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  Comments (3) Total Friday Apr. 18, 2014
KRMC Opens New Neuroscience and Spine Institute
Institute gathers the largest team of neurologists and neurosurgeons in the state
Sitting in a conference room at the Neuroscience and Spine Institute, Department of Neurology, at Kalispell Regional Medical Center, Kalispell native Dr. Kurt Lindsay talks about the benefits of having a local team of specialists who focus on brain, spine and nervous system conditions. - Lido Vizzutti/Flathead Beacon
Medical certificates from prestigious institutions across the country adorn the wall inside Dr. Kurt Lindsay’s office on the campus of Kalispell Regional Medical Center. One document distinguishes him as the only full-time stroke physician in Montana.

But there’s a diploma that purposely hangs above all the others, and it’s from Flathead High School.

It’s a symbolic gesture, and helps explain Lindsay’s decision to return to Kalispell when he could have chosen to work about anywhere in the country as a neurologist. There’s no place like home, especially when home is Northwest Montana.

“It’s a great place to live,” Lindsay said. “I’m a little biased, of course. But it’s not a hard place to get physicians to come.”

The recent confluence of medical specialists and surgeons joining Lindsay in Kalispell is proof of that.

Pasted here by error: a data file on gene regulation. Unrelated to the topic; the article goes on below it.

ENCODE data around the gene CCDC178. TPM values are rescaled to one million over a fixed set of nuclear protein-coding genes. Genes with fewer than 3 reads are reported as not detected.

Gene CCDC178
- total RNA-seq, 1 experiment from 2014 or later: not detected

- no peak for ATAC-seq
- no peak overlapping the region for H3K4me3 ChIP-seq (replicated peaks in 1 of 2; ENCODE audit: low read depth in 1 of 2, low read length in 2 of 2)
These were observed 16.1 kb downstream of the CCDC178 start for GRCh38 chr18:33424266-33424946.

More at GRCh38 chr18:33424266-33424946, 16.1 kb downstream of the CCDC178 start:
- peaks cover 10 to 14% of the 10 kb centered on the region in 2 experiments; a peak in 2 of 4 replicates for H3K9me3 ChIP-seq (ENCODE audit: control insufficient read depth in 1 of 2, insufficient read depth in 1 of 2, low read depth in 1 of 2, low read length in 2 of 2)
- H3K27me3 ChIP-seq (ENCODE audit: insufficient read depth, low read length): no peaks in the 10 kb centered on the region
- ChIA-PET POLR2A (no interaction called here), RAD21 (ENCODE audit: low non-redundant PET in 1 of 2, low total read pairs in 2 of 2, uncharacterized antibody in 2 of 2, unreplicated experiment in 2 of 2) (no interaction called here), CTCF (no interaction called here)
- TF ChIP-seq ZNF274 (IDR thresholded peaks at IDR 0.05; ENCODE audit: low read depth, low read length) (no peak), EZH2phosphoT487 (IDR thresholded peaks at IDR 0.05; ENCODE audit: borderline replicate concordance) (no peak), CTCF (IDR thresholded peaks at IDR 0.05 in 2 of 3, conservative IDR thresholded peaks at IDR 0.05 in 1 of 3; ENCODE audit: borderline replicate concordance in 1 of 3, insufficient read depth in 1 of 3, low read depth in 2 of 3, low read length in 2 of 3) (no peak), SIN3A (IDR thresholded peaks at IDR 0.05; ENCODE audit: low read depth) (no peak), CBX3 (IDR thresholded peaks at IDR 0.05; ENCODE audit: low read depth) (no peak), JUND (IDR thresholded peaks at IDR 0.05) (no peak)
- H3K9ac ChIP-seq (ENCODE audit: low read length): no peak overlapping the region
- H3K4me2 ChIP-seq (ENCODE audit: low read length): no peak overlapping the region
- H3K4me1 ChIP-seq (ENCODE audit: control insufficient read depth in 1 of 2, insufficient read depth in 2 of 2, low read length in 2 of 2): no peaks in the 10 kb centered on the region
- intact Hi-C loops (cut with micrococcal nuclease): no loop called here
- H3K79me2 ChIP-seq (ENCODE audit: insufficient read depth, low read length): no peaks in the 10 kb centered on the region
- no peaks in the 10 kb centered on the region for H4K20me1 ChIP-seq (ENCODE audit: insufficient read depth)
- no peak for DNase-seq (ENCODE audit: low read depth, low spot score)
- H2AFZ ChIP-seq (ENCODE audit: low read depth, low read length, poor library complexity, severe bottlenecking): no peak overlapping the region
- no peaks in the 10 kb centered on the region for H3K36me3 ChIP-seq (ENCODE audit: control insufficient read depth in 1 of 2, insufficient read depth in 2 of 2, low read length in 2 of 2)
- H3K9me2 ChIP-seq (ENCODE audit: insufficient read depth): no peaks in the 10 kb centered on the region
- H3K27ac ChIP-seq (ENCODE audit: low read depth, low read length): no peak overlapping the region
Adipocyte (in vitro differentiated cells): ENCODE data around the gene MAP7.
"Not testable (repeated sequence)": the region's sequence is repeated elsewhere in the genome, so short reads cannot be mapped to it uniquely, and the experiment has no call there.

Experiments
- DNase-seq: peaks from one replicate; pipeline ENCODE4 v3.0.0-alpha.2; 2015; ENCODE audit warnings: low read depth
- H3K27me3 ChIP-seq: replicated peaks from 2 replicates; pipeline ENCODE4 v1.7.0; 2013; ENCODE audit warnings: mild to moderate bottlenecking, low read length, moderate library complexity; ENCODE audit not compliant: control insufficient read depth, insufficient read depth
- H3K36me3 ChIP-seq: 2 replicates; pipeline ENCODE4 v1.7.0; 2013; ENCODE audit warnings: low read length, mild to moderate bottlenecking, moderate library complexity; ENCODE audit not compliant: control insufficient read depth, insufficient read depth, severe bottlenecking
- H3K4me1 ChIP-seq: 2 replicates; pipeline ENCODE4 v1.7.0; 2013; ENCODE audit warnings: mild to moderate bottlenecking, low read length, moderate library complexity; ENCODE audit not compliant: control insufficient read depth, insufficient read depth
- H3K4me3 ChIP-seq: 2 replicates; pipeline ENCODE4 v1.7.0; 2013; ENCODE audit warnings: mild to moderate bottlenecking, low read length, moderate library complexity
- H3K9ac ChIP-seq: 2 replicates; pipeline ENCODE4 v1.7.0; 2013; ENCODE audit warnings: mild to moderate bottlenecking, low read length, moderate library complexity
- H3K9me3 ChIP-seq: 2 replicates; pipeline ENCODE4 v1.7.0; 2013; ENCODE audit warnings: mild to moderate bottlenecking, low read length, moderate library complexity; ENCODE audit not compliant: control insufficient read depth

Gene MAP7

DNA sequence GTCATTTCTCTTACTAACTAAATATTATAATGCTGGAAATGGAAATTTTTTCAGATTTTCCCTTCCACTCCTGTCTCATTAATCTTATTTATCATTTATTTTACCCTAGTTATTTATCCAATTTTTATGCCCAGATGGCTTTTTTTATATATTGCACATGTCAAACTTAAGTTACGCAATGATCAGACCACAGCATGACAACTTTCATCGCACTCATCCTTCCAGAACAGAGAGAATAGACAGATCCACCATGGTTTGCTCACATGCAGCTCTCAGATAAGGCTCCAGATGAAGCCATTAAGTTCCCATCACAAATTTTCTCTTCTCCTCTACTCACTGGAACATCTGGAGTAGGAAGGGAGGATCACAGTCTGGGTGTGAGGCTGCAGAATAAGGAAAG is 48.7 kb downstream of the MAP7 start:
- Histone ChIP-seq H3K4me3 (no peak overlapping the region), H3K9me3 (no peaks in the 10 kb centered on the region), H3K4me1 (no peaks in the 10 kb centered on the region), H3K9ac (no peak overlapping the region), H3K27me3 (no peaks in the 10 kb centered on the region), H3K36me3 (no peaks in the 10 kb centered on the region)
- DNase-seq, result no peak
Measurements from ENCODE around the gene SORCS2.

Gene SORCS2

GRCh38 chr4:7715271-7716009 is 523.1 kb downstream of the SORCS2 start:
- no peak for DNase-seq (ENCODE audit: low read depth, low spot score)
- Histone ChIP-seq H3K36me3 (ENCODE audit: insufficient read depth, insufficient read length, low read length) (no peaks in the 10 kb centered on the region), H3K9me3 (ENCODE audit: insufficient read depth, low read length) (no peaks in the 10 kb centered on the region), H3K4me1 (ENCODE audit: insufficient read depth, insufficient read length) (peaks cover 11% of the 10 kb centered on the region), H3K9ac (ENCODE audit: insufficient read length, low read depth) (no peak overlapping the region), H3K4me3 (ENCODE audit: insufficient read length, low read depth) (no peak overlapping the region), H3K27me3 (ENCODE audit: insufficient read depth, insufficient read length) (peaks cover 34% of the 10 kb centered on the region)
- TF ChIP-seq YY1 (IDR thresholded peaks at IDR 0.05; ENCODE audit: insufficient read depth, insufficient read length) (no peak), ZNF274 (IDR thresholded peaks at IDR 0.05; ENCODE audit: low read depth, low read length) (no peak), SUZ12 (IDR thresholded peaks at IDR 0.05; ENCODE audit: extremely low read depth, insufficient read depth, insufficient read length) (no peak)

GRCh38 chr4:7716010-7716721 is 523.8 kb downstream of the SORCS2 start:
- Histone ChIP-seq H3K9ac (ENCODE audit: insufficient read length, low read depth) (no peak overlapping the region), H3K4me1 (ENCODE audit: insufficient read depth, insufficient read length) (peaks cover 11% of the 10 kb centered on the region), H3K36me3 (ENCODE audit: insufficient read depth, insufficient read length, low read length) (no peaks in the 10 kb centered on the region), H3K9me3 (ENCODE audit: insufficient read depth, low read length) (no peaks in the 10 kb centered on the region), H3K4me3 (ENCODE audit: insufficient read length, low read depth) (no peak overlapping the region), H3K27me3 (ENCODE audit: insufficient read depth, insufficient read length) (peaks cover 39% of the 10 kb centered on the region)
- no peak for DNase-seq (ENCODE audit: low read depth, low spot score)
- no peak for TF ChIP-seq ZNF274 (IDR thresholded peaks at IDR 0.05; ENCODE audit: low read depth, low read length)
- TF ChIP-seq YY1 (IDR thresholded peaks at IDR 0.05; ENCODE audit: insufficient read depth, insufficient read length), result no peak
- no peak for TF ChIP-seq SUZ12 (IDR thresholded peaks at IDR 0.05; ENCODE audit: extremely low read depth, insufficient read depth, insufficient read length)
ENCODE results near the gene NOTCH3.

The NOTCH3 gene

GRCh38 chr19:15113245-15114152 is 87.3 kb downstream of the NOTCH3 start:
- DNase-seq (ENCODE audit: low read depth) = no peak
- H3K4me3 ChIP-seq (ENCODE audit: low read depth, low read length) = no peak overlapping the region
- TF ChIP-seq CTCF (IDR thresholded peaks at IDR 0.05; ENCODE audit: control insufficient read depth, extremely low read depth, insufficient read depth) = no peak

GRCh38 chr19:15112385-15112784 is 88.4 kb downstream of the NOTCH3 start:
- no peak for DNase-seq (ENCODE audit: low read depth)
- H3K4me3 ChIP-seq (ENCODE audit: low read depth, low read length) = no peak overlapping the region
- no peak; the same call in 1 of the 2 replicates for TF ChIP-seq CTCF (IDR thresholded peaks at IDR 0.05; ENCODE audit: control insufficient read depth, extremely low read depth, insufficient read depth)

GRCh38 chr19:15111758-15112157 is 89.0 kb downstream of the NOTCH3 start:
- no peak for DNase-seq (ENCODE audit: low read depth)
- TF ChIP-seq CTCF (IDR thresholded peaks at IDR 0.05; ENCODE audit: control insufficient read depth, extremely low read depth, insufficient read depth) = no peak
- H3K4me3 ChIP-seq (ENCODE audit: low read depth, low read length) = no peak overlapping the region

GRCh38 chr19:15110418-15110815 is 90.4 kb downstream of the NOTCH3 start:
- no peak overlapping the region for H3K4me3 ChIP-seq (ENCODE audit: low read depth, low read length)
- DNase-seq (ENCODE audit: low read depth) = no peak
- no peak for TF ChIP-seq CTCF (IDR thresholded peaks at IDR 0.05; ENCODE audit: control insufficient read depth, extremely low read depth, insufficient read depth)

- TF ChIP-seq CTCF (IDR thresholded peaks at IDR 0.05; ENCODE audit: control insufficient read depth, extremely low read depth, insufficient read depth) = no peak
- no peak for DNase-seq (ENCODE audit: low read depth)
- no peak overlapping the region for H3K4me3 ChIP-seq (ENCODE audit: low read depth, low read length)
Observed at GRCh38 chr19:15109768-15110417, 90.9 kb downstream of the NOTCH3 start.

With the recent opening of the new Neuroscience and Spine Institute, KRMC is now one of the most capable and comprehensive care centers in the Northwest for dealing with conditions of the brain, spine and nervous system.

The institute has five neurologists, including Lindsay and his older brother Bret, and four neurosurgeons headquartered in the renovated building at 200 Commons Way. Collectively, the neuroscience and spine team is the largest and most highly trained in the state.

For patients, that means Kalispell is now a destination instead of a starting point for medical care relating to neurology and disorders of the brain and spine. In the past, patients who suffered from neurological conditions, like a stroke, needed to be transported to Seattle for treatment.

“We’re able to provide comprehensive care for our patients that we weren’t able to do previously,” said Dr. Frank Bishop, the only fellowship-trained spine neurosurgeon in Montana.

Common conditions in neurology, which is the study of disorders dealing with the nervous system, include multiple sclerosis, Parkinson’s disease, strokes, migraines and epilepsy. The medical staff at the institute will also be capable of treating traumatic brain injuries and tumors and spinal conditions.

"Kalispell Regional Medical Center has invested in the talent, technology and facilities to provide this care locally,” said Dr. Thomas Origitano, a neurosurgeon who spent the previous 13 years as the chair of the Department of Neurological Surgery at Loyola University prior to moving to Kalispell.

“It is our vision to become a leading diagnosis, treatment and research center for complex neurological conditions in the state,” Origitano said.

The Neuroscience and Spine Institute will begin fully operating over the next year, with initial care focusing on disorders of the brain, spine and peripheral nerves. The institute will also collaborate with Northwest Healthcare’s Stroke Program.